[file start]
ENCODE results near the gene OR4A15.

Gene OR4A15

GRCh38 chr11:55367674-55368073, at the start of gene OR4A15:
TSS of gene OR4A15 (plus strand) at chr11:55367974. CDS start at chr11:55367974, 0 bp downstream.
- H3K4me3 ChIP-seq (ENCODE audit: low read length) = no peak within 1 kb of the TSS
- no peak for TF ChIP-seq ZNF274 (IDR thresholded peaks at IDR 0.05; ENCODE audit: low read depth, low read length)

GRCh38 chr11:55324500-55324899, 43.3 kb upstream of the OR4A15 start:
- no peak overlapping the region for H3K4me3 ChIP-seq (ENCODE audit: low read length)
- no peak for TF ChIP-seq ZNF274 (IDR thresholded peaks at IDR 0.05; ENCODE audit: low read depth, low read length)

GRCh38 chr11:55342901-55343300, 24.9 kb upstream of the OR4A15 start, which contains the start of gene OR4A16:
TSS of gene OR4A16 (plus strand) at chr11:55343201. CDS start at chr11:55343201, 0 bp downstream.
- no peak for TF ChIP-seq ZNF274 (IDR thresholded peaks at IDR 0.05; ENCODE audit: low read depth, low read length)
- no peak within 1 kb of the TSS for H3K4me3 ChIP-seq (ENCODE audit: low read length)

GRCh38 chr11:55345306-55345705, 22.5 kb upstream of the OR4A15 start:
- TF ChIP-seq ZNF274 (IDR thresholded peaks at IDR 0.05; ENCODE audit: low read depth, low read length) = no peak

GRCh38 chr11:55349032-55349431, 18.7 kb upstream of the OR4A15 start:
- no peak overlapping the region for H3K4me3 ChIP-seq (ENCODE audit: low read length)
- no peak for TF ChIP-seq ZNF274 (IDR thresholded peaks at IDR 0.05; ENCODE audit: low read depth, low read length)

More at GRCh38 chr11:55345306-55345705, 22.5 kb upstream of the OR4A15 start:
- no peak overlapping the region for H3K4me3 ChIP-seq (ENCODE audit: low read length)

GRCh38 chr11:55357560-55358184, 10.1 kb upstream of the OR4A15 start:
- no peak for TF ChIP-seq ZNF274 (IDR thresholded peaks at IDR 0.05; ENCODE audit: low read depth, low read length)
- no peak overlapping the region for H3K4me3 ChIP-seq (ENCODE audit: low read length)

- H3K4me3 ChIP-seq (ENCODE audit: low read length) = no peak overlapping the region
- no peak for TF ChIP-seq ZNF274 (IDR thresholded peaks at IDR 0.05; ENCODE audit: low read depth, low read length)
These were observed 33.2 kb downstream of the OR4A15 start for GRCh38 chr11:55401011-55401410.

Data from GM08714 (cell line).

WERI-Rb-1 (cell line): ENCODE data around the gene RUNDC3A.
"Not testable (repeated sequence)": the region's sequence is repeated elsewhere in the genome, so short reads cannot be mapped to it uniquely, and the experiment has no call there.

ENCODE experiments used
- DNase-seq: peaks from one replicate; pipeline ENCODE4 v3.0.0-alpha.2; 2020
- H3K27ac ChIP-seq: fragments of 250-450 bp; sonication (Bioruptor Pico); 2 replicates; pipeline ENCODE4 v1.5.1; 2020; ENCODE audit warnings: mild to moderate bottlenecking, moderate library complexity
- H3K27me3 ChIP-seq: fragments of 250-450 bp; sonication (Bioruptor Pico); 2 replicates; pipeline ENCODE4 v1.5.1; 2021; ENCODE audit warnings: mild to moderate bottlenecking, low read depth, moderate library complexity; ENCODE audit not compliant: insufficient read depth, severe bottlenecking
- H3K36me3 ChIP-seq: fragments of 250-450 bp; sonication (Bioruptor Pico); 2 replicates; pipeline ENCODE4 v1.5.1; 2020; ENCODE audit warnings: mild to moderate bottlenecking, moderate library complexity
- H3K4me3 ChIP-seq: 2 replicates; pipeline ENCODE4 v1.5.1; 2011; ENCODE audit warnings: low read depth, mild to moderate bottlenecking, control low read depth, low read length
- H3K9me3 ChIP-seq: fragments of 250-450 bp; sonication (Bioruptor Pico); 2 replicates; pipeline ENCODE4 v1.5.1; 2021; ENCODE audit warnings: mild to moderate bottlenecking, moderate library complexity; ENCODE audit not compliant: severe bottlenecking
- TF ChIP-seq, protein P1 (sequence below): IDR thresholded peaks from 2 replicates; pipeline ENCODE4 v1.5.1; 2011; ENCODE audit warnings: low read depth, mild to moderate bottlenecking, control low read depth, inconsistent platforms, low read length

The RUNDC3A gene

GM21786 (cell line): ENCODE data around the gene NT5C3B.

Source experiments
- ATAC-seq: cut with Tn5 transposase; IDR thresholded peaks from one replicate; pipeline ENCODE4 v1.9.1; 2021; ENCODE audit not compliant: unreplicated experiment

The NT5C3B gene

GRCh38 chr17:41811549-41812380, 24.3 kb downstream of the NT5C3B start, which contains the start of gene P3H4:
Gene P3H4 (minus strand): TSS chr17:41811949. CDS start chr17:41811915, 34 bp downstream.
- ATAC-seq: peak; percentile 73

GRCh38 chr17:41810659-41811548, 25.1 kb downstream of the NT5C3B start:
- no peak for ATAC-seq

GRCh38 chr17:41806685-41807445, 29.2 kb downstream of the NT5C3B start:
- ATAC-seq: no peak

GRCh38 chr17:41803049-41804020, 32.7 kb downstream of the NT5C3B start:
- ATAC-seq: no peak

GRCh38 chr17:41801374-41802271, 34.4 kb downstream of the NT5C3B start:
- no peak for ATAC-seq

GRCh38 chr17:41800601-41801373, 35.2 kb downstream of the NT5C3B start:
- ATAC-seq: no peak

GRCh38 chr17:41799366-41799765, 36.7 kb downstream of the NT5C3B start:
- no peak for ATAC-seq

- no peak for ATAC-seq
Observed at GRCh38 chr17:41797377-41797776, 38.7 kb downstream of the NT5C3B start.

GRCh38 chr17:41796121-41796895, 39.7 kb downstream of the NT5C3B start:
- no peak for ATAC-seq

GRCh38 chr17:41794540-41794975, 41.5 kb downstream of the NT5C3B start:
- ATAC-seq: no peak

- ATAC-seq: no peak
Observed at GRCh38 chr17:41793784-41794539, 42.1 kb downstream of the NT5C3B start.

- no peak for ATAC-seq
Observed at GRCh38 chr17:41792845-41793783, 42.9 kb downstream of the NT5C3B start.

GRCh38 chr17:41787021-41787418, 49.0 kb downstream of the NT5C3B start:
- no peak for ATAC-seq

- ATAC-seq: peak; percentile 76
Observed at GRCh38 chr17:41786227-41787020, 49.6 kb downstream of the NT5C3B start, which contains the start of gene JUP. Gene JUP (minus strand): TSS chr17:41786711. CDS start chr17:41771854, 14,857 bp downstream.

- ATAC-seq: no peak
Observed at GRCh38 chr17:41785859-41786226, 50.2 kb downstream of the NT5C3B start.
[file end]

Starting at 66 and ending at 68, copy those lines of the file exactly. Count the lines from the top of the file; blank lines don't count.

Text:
- no peak for ATAC-seq
Observed at GRCh38 chr17:41792845-41793783, 42.9 kb downstream of the NT5C3B start.

GRCh38 chr17:41787021-41787418, 49.0 kb downstream of the NT5C3B start: